The BBC has signed a new deal with Chinese broadcaster SMG, giving them the rights to broadcast and stream the show's entire history from 1963 to the present day, including five more seasons of the show after this one.
This is reassuring news as the fate of Doctor Who has, once again, been under discussion recently. The currently-airing 36th season (the 10th since its return in 2005) has attracted some relatively low overnight ratings of just 3.5 million, although the consolidated ratings (including those watching time-shifted and recorded versions) are closer to 6 million, even before iPlayer viewings are taken into account. The show also continues to sell very well overseas for BBC Enterprises, and after the effective demise of the most popular version of Top Gear, is the BBC's most profitable and successful show, mainly down to Doctor Who's relatively tiny budget.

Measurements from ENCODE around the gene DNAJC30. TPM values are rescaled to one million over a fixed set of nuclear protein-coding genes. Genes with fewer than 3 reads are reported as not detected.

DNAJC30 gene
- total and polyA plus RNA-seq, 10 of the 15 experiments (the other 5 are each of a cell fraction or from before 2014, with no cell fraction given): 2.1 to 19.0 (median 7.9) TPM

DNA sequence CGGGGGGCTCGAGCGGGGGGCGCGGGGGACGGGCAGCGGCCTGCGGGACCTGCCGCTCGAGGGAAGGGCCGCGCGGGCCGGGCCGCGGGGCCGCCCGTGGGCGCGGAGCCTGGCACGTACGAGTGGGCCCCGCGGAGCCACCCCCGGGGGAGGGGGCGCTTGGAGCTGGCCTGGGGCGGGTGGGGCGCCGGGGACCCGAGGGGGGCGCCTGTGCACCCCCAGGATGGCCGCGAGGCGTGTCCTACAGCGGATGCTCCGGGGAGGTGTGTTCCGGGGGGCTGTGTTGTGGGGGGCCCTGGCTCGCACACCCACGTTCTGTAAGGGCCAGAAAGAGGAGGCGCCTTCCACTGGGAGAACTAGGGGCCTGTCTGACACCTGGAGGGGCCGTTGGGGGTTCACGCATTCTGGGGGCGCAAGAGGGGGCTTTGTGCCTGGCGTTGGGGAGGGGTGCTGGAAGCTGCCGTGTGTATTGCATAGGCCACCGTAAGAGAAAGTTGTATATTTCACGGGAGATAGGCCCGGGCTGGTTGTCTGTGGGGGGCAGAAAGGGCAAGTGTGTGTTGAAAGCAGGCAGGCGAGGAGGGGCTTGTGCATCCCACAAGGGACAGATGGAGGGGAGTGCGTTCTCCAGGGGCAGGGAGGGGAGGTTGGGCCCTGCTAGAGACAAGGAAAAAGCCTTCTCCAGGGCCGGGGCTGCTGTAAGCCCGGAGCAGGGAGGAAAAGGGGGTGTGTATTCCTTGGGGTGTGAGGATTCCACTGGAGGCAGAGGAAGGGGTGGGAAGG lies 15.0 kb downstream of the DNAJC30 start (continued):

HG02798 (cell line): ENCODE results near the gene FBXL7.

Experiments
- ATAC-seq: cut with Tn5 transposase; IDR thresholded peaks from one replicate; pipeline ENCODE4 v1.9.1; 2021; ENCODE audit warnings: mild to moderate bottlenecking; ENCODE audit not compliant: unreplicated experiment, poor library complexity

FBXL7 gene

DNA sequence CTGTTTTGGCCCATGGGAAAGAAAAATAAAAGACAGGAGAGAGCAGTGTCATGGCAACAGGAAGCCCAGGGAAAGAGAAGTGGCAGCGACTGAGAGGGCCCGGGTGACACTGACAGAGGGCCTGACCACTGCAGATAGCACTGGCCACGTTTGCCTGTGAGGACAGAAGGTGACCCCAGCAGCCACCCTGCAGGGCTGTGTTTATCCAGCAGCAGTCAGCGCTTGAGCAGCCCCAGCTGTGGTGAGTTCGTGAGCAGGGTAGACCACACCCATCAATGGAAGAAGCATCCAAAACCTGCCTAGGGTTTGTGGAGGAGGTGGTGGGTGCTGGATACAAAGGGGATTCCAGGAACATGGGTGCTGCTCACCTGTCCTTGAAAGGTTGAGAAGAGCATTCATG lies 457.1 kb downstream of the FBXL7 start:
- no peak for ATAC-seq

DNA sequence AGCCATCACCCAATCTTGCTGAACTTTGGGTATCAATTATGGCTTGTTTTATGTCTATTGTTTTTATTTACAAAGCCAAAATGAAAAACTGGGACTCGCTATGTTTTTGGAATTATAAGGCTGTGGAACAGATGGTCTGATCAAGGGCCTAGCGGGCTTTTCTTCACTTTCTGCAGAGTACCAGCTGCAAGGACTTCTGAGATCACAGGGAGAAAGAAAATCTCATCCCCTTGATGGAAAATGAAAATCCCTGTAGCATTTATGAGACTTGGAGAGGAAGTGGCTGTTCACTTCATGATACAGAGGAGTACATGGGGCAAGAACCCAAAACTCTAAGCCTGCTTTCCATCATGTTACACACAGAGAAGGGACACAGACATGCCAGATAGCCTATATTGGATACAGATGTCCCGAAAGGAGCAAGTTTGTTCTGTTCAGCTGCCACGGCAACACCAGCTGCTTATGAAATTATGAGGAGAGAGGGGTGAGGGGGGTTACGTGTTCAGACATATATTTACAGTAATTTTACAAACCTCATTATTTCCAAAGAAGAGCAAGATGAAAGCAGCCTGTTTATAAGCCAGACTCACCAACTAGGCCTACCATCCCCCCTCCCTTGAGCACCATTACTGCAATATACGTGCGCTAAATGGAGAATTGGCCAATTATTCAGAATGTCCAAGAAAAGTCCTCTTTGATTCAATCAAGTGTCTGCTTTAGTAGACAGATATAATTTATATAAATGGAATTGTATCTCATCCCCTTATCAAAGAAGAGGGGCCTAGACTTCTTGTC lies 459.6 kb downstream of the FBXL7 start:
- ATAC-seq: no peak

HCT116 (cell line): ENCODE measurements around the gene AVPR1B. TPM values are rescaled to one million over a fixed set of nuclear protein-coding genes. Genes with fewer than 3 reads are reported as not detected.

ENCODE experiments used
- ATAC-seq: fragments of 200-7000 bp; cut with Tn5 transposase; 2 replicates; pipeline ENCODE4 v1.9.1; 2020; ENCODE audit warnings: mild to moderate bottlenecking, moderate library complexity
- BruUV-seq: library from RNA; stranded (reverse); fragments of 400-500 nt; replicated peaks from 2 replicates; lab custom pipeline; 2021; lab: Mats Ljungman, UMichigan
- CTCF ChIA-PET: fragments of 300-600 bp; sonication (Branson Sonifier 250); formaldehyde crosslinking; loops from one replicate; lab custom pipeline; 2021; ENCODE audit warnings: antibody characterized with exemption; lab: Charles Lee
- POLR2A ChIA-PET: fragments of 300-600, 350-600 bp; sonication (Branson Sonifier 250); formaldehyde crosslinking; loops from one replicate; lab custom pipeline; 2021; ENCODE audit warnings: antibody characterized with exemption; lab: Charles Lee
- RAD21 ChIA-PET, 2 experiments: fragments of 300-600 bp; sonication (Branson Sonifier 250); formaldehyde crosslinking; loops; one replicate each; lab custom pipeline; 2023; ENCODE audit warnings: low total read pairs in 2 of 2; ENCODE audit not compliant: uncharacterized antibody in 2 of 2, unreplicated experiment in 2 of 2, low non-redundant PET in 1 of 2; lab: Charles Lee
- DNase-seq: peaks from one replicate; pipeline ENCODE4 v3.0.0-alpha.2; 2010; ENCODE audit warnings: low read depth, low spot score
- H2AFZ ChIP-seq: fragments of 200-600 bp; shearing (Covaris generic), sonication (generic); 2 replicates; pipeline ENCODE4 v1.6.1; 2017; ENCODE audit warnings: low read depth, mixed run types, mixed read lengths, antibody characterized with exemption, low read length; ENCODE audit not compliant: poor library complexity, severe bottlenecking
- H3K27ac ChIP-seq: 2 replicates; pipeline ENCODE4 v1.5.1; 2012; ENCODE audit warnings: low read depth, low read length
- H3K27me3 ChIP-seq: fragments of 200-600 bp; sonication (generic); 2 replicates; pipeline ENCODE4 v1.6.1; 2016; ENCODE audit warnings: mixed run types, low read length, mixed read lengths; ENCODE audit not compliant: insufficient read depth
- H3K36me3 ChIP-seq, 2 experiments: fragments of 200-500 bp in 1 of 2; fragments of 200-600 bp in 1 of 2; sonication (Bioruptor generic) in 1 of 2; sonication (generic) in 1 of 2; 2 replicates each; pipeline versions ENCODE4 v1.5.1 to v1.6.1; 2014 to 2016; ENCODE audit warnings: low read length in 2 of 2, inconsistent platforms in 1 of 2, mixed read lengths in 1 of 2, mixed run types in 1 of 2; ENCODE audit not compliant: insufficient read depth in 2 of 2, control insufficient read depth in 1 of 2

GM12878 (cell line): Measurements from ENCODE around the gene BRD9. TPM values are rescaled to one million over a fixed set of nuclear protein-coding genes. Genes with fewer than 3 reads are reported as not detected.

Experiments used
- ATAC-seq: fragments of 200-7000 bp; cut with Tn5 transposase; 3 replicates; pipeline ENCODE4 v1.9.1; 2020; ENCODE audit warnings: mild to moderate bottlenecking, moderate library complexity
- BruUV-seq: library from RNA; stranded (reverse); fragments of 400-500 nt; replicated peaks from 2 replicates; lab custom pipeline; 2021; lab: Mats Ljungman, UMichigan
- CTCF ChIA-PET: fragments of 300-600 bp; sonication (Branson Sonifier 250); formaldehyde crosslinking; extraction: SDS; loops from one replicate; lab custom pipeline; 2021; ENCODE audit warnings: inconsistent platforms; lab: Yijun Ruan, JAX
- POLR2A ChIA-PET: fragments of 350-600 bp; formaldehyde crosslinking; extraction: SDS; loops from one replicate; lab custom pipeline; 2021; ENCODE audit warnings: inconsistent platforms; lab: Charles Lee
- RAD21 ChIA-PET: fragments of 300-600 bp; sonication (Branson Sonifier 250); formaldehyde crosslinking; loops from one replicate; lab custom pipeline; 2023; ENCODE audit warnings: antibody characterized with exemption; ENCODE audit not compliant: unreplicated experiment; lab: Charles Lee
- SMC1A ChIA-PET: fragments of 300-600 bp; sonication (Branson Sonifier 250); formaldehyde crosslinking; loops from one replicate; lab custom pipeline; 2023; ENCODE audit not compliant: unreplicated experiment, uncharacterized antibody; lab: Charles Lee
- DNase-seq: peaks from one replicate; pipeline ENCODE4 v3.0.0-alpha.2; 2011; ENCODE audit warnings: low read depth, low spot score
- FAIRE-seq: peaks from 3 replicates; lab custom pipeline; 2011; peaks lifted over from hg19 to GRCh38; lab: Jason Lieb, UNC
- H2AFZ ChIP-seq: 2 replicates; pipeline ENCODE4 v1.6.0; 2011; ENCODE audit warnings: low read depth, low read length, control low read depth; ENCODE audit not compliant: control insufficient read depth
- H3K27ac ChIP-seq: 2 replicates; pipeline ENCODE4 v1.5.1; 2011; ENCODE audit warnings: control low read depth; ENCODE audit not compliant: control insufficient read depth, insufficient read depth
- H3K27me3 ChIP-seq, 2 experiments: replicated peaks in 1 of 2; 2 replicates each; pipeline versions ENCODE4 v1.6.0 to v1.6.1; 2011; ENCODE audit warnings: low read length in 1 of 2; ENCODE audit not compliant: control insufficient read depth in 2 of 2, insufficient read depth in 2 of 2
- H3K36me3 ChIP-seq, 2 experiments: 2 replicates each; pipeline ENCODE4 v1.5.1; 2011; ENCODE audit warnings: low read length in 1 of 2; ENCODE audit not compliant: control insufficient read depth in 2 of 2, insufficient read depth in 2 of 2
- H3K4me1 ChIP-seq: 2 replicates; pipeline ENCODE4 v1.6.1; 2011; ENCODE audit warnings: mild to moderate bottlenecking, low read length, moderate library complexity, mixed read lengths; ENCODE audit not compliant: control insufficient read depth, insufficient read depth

The show has already been formally renewed for its 37th/11th season, which will air next year with new showrunner Chris Chibnall in charge, with a new Doctor and a potentially a new companion to introduce. This news confirms that the BBC see a long future for the show and are increasingly disregarding overnight ratings as irrelevant to gauging the overall performance of its shows.